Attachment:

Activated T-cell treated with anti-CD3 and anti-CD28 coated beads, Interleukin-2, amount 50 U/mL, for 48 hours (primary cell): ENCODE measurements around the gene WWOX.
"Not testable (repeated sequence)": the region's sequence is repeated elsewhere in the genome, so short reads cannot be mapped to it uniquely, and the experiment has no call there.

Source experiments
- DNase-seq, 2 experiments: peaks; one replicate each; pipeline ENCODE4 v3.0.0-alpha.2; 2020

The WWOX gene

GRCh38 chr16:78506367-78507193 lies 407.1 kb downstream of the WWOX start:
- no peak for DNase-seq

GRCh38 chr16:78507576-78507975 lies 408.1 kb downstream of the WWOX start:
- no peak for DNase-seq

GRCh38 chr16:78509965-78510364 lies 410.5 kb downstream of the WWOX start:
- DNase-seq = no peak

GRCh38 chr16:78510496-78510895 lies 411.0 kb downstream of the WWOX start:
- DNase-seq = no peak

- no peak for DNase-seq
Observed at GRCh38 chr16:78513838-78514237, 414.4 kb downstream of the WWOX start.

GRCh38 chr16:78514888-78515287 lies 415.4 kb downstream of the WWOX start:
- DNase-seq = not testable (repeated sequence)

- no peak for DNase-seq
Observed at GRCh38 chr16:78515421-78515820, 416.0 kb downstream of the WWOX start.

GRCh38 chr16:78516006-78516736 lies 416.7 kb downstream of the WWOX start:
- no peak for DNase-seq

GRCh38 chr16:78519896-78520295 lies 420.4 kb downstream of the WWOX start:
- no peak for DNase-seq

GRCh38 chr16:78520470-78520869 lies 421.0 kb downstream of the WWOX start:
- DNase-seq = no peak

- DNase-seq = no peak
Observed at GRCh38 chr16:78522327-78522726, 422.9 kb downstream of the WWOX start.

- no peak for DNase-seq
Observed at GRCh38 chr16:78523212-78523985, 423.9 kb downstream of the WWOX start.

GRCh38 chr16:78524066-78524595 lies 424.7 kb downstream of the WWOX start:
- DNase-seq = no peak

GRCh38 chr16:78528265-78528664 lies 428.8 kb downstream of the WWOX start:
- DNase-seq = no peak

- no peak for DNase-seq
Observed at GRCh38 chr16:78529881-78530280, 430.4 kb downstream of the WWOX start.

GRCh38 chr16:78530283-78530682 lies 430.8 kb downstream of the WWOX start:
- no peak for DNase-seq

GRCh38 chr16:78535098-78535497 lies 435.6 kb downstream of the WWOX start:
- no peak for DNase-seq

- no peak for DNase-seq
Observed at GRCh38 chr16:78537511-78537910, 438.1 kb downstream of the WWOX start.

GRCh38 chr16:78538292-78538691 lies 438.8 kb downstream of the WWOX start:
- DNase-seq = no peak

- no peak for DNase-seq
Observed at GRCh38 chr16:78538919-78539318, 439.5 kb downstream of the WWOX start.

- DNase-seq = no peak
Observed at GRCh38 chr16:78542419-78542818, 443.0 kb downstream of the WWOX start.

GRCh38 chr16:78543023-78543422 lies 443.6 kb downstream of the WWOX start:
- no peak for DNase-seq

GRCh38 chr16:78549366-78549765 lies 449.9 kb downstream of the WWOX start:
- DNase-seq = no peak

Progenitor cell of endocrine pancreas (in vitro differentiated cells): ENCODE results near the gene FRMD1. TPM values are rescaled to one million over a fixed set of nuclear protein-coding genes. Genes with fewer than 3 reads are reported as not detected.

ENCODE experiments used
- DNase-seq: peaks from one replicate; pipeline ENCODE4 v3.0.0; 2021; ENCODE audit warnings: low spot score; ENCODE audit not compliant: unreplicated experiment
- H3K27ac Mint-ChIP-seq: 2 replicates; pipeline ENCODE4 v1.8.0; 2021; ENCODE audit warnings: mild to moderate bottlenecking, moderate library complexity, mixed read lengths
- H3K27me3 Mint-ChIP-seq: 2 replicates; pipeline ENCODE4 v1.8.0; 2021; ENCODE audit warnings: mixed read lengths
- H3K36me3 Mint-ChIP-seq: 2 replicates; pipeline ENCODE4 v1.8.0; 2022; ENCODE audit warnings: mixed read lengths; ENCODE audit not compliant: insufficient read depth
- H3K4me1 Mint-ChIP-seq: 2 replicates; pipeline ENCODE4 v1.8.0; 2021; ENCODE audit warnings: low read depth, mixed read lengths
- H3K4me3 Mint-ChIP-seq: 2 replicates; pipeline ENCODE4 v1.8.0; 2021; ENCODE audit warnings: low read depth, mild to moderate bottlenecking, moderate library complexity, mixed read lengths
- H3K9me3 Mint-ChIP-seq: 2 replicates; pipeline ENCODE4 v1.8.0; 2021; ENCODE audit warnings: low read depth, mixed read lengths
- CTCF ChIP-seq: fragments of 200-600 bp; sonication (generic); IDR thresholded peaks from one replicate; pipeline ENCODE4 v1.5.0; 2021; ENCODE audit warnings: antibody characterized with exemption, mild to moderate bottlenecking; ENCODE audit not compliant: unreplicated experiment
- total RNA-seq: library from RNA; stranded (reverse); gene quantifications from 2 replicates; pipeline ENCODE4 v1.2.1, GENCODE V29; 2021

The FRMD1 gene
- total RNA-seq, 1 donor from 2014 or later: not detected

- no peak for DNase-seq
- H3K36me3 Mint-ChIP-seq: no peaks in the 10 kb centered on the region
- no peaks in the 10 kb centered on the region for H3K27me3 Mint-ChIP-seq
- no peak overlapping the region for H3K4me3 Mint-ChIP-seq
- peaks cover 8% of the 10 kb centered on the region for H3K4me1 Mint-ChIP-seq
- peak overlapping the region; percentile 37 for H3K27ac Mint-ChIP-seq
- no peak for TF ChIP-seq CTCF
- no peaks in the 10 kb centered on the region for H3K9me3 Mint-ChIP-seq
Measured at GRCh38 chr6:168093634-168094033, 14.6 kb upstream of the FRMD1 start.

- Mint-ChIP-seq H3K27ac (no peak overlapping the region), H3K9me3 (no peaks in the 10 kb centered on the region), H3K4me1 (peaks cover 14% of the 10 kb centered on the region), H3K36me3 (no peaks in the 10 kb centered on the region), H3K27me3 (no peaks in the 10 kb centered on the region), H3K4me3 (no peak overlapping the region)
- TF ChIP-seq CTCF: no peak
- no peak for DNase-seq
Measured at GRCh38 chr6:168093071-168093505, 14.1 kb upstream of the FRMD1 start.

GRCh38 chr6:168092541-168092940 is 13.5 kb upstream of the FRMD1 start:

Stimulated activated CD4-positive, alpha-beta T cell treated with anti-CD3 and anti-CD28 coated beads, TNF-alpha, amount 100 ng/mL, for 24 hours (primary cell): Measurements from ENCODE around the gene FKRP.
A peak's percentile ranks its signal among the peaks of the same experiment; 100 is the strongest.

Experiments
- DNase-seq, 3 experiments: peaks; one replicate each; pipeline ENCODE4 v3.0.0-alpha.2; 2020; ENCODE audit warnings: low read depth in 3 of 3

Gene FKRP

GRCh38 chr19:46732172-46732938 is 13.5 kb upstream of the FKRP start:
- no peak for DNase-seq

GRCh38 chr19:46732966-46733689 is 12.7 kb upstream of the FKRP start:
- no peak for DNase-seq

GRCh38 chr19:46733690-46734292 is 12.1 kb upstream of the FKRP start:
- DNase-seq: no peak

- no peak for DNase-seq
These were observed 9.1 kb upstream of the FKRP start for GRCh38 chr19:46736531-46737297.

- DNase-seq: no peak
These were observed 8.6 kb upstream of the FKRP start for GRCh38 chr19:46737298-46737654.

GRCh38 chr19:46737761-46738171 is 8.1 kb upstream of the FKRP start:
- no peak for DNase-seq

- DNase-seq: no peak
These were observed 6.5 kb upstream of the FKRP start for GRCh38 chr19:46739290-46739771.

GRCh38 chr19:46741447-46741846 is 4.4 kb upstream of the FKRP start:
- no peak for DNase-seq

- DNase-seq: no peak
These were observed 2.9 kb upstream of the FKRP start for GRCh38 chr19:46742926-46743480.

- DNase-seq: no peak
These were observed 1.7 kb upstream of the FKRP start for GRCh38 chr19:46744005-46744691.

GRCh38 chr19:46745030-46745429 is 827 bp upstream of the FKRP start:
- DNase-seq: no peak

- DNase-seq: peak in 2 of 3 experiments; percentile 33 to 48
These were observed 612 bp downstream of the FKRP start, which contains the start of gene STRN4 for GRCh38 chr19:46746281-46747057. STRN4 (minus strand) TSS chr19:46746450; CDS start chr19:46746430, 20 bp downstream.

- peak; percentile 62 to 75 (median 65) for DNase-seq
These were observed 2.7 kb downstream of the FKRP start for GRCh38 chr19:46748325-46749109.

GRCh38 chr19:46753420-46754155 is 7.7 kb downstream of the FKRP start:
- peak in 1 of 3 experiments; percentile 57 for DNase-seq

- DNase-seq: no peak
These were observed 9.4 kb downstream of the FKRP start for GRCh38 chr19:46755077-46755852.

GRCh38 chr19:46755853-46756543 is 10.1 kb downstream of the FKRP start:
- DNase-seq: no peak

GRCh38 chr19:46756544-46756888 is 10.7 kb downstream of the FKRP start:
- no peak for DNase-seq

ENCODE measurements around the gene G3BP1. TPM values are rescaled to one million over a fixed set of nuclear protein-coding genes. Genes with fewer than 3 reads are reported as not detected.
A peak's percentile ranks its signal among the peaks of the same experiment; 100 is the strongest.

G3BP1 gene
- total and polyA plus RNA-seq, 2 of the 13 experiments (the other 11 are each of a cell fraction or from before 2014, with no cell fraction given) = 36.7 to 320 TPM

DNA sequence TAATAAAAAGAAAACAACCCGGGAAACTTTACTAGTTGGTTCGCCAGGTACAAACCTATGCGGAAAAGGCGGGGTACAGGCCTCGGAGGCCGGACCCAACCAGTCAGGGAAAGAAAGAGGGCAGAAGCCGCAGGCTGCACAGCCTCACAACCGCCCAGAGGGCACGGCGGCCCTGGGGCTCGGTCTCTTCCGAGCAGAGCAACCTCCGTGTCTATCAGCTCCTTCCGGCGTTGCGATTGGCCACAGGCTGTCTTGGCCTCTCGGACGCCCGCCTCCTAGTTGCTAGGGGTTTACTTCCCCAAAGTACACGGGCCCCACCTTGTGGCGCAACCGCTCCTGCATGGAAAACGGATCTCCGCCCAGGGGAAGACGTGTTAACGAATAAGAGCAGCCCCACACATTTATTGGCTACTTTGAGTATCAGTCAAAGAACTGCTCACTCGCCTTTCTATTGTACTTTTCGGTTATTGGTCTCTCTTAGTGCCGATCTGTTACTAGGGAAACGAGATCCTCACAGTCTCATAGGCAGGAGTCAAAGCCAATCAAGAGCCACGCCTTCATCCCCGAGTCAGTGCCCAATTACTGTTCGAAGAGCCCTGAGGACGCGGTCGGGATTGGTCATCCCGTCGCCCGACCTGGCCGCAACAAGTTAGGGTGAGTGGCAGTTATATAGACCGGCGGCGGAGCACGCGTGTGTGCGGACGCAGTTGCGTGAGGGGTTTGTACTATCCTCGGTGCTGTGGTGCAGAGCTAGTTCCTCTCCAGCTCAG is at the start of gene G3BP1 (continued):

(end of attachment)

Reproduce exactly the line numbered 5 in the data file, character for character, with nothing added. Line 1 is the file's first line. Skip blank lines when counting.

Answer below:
The WWOX gene